It was hardly Ariel Sharon's intention, but one can derive some sense of direction from the tragedy of evacuating the Gaza Strip and northern Samaria. Out of the ashes of Jewish homes, the desecration of synagogues and the misery of Israeli refugees, an intimation of a solution to the Arab-Israeli conflict may have emerged.
The government has established a remarkable precedent. A forceful transfer of people from their homes took place, supported by the European Union, praised by the US State Department and applauded by nearly the entire world media. The self-proclaimed champions of human rights and democracy, both in Israel and abroad, ardently emphasized how moral it was to forcibly transfer Jews and how consensually the decision was reached.
Israel, the US and even the Palestinian Authority were virtually of one mind on the issue of disengagement. The consensus was marred only by the opposition of the settlers and about half the Jewish population of Israel. But this did not seem to count for very much.
In truth, consensual transfers are agreements between authorities to relocate populations for the sake of regional peace. The transfers of millions of Turks, Indians and Pakistanis were agreed upon by their governments, but never by the actual displaced persons.
Provided with a choice, most of the transferees would have decided to remain where they were. Despite this, however, these transfers were viewed by the world as morally legitimate. In fact, Dr. Fridtjof Nansen, who orchestrated the population exchange between Greece and Turkey, was awarded the Nobel Peace Prize for the implementation of his solution.
Elsewhere in history, population transfers were regarded as justified solutions for separating hostile populations, solving demographic problems and punishing aggressor nations. Following World War II, 15 million ethnic Germans became refugees after being expelled from their homes in Poland, Russia and Czechoslovakia's Sudetenland.
Some might argue that these solutions worked in another time and place, and that the world has since evolved. Perhaps mankind no longer finds population transfers morally agreeable. But the events of this past summer would prove otherwise. In recent months, we have witnessed the world media and international community celebrating a forced transfer of people from their land. There were no objections or protests from human rights advocates around the world as thousands of Jews were uprooted from their homes and farms and transferred against their will.
THERE IS, however, one proposed consensual population transfer which, under all circumstances, will always be regarded as illegitimate a transfer the mere mention of which is considered not only politically incorrect, but immoral and even racist.
I refer, of course, to the unforced emigration of Palestinian Arabs from the Land of Israel. When portions of the Israeli Right proposed a consensual transfer of Palestinian Arabs in the interests of regional peace, they were met with wide criticism, vilification and even attempts at disfranchisement. They were compared to Italian fascists and even German Nazis (their critics conveniently ignored that the only major political party in Europe to formally incorporate into its platform the proposed transfer of Arabs out of Palestine and their resettlement in neighboring Arab countries was the British Labor Party in 1944).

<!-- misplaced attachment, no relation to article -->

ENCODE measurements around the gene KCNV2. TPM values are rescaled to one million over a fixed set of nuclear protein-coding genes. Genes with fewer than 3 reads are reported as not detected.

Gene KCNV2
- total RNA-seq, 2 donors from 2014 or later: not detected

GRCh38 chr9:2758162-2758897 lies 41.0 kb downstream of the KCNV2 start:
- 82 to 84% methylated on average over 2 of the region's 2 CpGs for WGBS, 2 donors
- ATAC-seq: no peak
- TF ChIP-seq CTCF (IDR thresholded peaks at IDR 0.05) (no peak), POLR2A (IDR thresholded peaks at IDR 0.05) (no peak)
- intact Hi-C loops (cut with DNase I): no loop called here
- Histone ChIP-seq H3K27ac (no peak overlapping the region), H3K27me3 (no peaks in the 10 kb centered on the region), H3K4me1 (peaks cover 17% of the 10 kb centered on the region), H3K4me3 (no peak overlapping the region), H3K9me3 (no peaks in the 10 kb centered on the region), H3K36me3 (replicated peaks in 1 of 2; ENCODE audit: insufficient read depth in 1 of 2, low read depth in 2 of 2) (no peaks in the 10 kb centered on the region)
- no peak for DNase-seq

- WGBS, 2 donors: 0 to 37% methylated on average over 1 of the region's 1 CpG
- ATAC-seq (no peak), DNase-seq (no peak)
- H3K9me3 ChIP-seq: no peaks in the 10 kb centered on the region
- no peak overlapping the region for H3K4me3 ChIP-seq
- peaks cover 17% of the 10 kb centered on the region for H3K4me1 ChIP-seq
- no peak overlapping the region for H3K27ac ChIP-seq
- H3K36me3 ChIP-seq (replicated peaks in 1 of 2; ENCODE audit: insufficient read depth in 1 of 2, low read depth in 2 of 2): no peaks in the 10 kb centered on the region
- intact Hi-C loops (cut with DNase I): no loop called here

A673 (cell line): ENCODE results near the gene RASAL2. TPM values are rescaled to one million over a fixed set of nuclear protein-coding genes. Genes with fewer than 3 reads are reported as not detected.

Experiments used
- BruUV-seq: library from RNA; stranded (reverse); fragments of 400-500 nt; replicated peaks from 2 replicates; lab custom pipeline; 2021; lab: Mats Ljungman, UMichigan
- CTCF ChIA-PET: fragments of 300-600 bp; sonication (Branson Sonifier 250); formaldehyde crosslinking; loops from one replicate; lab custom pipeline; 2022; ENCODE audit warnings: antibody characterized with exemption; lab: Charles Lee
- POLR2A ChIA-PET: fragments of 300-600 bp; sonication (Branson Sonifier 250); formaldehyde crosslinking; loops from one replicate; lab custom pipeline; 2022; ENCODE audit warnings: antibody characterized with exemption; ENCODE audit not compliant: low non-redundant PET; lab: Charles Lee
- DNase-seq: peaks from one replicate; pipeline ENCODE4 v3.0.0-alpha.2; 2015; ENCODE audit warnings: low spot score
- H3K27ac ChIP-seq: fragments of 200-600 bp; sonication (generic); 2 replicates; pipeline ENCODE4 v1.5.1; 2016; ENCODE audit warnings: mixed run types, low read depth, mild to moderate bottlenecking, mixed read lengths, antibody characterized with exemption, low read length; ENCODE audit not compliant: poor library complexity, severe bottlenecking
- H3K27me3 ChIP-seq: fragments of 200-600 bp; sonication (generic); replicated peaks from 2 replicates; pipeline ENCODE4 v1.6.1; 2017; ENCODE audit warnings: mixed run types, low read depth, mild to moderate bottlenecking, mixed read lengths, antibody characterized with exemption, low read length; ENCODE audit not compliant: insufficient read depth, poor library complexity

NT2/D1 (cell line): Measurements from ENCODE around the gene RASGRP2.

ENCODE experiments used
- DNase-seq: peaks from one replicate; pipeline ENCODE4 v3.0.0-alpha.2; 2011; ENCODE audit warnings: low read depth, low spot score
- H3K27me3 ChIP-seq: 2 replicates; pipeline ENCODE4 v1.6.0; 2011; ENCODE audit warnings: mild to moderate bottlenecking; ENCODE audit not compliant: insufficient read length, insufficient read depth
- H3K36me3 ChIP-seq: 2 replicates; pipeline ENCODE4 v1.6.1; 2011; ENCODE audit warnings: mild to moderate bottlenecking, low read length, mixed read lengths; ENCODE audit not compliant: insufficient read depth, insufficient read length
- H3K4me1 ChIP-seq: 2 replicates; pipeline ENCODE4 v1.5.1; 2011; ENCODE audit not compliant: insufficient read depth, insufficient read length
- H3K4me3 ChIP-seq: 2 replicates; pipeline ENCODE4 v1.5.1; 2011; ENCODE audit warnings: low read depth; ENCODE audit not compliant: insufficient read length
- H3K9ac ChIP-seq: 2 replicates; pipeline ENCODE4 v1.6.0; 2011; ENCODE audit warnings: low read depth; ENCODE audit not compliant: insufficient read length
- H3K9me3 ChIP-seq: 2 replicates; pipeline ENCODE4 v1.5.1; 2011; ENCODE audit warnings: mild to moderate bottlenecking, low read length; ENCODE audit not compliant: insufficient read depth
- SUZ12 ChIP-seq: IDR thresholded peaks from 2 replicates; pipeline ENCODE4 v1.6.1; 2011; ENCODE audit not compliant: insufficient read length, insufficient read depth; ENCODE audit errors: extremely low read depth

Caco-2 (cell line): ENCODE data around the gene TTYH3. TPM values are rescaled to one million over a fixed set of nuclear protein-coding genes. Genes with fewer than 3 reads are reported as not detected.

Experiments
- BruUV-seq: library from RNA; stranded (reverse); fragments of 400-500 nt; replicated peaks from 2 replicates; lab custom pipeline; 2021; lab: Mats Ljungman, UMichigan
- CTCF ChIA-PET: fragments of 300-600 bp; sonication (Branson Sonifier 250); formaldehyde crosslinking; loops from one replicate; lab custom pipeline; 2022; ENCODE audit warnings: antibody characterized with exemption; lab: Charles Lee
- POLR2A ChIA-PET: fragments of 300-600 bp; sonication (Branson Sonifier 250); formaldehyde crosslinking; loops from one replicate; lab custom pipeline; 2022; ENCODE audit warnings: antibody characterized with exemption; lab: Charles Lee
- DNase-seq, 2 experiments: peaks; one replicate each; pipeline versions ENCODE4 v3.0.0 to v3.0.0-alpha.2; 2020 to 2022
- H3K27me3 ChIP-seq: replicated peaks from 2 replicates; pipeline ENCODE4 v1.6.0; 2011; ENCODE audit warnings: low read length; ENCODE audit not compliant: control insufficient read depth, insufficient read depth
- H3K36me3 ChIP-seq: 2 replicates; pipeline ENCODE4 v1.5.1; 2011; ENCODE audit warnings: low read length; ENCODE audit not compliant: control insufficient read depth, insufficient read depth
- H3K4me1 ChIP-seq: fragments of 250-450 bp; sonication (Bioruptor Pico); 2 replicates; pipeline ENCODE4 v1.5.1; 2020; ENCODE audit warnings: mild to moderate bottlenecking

Beleaguered by an imperative demographic predicament, Israel today needs a mature and creative response to safeguard its Jewish and democratic identity. We must hope that hypocrisy, even in regard to the Middle East, has its limits. We might even dare to assume that after a forced transfer of Jews from their homes, the unforced transfer of Arabs as a way of solving the Middle East conflict might become somewhat more legitimate in public discourse.
Logic might indicate that such a move would be greeted earnestly as a step toward securing world peace alleviating the misery of the Palestinian Arabs on the one hand and solving an existential Jewish problem on the other.
THERE IS of course one major problem with this solution: It is not going to happen. There is no Arab leader on the horizon ready to accept an unforced, agreed-upon transfer. Under these circumstances, there is only one civilized solution remaining a solution that, while mentioned in the past, has never been seriously considered.
Through financial and diplomatic incentives, the State of Israel must encourage Arab emigration from our borders to Arab lands. This solution is the most pragmatic and humane of any proposed thus far. There is no moral comparison between transferring people based on governmental concurrence and helping them to emigrate on the basis of their individual consent.
Many Arabs from Judea and Samaria have already departed those areas. In fact, since September 2000 virtually every Arab family in Judea and Samaria that could afford to has left. Therefore, one might assume that if good housing, employment and favorable living environments were provided elsewhere in the region, many who find it difficult to live in Israel and accept it as a Jewish state would choose to leave.
If people in Israel, the United States, Europe and elsewhere genuinely seek a lasting resolution to the Middle East conflict, they must recognize that only by facilitating massive emigration of a people unreconciled to Israel's Jewish character can a viable Israel and durable peace be attained.
The writer is chairman of World Herut and a former member of Knesset.
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